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PhobiasOvercoming Fears & Phobias


A phobia is an irrational and persistent fear of what a person subconsciously consider to be an unacceptable object, risk, situation or event. The phobic response occurs without conscious thought and is automatic.


Do you suffer from a fear or phobia which has a negative impact on your life?


Are there any fears that stop you from progressing socially or at work?


Have any fears or phobias been with you since childhood?


A phobia is regarded as an irrational and persistent fear of what a person subconsciously consider to be an unacceptable object, risk, situation or event.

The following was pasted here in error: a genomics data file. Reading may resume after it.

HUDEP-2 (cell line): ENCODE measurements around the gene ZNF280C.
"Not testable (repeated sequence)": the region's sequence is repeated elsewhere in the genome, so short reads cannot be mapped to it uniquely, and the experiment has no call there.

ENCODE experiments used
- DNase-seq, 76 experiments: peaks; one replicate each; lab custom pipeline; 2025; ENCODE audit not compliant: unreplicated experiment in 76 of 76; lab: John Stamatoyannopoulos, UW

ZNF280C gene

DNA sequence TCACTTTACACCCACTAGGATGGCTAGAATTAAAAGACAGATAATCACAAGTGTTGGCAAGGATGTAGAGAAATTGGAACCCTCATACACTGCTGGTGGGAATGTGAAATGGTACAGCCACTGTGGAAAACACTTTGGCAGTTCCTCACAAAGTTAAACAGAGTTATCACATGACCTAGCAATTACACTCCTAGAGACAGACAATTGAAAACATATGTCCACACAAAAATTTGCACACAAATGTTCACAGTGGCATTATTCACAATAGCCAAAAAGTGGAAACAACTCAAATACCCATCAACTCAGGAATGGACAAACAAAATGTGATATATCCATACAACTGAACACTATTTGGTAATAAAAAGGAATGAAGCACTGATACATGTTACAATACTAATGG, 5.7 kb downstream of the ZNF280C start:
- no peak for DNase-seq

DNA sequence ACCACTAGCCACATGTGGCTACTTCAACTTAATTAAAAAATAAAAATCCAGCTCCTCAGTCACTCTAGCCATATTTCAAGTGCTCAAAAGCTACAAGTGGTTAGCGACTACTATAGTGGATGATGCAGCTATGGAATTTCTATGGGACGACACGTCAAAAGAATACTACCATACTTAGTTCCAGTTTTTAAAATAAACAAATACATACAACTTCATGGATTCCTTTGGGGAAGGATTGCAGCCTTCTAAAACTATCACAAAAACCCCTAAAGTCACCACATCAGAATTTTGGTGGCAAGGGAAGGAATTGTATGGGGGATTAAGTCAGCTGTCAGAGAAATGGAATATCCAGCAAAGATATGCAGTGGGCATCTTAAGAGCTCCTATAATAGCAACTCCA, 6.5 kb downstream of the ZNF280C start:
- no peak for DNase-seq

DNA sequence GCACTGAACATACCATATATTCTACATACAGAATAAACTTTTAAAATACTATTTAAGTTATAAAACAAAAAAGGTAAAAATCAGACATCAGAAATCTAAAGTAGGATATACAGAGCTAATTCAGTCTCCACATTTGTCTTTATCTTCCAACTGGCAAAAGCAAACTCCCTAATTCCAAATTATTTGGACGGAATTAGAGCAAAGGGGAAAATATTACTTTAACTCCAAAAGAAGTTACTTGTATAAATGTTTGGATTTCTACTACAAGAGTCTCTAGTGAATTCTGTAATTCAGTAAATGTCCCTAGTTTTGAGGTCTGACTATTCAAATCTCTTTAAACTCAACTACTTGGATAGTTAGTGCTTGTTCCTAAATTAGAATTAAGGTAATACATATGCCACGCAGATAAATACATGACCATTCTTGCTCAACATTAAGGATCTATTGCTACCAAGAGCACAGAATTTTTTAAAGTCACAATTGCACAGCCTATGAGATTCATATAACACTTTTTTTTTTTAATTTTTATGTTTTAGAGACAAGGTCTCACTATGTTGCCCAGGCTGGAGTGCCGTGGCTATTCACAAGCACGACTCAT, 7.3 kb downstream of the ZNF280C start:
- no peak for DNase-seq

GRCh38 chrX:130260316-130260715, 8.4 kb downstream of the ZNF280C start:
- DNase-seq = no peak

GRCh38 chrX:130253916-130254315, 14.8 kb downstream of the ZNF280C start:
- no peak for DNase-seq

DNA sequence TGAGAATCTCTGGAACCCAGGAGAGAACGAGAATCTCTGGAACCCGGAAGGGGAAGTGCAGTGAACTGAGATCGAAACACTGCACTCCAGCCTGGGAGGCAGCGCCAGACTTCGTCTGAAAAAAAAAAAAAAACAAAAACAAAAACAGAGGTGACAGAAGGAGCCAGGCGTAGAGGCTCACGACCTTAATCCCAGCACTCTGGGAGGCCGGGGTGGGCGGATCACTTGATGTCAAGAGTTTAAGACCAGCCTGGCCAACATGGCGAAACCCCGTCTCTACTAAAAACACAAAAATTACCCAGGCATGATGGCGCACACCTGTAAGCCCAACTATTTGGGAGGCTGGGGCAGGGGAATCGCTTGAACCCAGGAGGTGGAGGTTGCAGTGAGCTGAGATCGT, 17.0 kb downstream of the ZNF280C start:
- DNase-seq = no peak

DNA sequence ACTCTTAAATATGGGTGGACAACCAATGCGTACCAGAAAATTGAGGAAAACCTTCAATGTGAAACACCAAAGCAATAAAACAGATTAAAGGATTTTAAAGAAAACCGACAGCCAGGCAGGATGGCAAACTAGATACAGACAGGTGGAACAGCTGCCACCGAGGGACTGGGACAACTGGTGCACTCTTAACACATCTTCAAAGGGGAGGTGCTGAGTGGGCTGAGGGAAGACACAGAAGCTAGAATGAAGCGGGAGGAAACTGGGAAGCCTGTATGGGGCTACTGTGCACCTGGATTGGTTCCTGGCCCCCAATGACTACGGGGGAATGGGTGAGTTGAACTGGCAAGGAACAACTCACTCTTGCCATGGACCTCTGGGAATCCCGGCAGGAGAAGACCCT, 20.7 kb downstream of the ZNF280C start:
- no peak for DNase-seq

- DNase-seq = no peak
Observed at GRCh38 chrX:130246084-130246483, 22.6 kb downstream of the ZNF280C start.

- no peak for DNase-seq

Of course, fear is a natural and much needed emotion to protect us from danger. But phobias, and other fears, can take many forms which go beyond this safeguard. They can undermine our self-confidence, health and well-being.


Typically, phobias are effectively an expression of an emotionally upsetting event. However, they are an over-reaction to a perceived threat. Often a fear or phobia has been established during the early and most impressionable period of one's life, usually under 15 years of age.


Often too the emotional experience is hidden from full consciousness, having become 'programmed' into the automatic (subconscious) part of the mind. As such it becomes instinctive, not requiring any conscious thought to react.